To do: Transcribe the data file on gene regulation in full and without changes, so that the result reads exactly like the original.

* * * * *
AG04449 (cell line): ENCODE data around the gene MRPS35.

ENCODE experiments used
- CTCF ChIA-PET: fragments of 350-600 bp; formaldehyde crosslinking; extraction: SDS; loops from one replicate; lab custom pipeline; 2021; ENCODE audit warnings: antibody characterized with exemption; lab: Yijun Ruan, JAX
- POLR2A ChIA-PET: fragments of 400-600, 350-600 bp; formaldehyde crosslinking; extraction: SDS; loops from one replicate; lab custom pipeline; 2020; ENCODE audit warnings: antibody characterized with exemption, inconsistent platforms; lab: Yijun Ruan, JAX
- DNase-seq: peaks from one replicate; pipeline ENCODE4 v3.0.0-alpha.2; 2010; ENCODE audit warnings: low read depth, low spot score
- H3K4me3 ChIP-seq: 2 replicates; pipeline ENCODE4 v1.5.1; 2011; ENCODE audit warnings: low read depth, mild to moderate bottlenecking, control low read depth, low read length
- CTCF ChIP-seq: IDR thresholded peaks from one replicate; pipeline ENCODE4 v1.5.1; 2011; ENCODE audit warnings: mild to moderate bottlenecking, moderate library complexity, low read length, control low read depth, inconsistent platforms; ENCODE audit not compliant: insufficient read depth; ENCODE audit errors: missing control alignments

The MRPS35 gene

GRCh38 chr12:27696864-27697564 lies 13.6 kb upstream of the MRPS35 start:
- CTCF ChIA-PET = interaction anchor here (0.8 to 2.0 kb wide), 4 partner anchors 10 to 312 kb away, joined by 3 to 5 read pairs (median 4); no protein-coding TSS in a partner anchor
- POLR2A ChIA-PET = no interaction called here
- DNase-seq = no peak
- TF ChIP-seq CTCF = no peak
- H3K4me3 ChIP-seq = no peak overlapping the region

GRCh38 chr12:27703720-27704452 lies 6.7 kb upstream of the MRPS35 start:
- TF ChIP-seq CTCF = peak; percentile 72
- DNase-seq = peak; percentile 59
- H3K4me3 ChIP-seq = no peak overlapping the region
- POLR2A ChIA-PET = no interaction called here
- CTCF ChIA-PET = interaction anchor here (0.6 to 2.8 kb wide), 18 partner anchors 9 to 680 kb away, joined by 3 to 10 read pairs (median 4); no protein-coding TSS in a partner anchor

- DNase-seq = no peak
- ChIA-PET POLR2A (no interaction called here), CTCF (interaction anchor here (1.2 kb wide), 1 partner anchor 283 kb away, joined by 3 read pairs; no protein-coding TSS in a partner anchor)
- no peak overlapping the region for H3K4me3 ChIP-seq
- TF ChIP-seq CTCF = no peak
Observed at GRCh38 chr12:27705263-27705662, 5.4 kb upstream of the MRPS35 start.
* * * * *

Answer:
AG04449 (cell line): ENCODE data around the gene MRPS35.

ENCODE experiments used
- CTCF ChIA-PET: fragments of 350-600 bp; formaldehyde crosslinking; extraction: SDS; loops from one replicate; lab custom pipeline; 2021; ENCODE audit warnings: antibody characterized with exemption; lab: Yijun Ruan, JAX
- POLR2A ChIA-PET: fragments of 400-600, 350-600 bp; formaldehyde crosslinking; extraction: SDS; loops from one replicate; lab custom pipeline; 2020; ENCODE audit warnings: antibody characterized with exemption, inconsistent platforms; lab: Yijun Ruan, JAX
- DNase-seq: peaks from one replicate; pipeline ENCODE4 v3.0.0-alpha.2; 2010; ENCODE audit warnings: low read depth, low spot score
- H3K4me3 ChIP-seq: 2 replicates; pipeline ENCODE4 v1.5.1; 2011; ENCODE audit warnings: low read depth, mild to moderate bottlenecking, control low read depth, low read length
- CTCF ChIP-seq: IDR thresholded peaks from one replicate; pipeline ENCODE4 v1.5.1; 2011; ENCODE audit warnings: mild to moderate bottlenecking, moderate library complexity, low read length, control low read depth, inconsistent platforms; ENCODE audit not compliant: insufficient read depth; ENCODE audit errors: missing control alignments

The MRPS35 gene

GRCh38 chr12:27696864-27697564 lies 13.6 kb upstream of the MRPS35 start:
- CTCF ChIA-PET = interaction anchor here (0.8 to 2.0 kb wide), 4 partner anchors 10 to 312 kb away, joined by 3 to 5 read pairs (median 4); no protein-coding TSS in a partner anchor
- POLR2A ChIA-PET = no interaction called here
- DNase-seq = no peak
- TF ChIP-seq CTCF = no peak
- H3K4me3 ChIP-seq = no peak overlapping the region

GRCh38 chr12:27703720-27704452 lies 6.7 kb upstream of the MRPS35 start:
- TF ChIP-seq CTCF = peak; percentile 72
- DNase-seq = peak; percentile 59
- H3K4me3 ChIP-seq = no peak overlapping the region
- POLR2A ChIA-PET = no interaction called here
- CTCF ChIA-PET = interaction anchor here (0.6 to 2.8 kb wide), 18 partner anchors 9 to 680 kb away, joined by 3 to 10 read pairs (median 4); no protein-coding TSS in a partner anchor

- DNase-seq = no peak
- ChIA-PET POLR2A (no interaction called here), CTCF (interaction anchor here (1.2 kb wide), 1 partner anchor 283 kb away, joined by 3 read pairs; no protein-coding TSS in a partner anchor)
- no peak overlapping the region for H3K4me3 ChIP-seq
- TF ChIP-seq CTCF = no peak
Observed at GRCh38 chr12:27705263-27705662, 5.4 kb upstream of the MRPS35 start.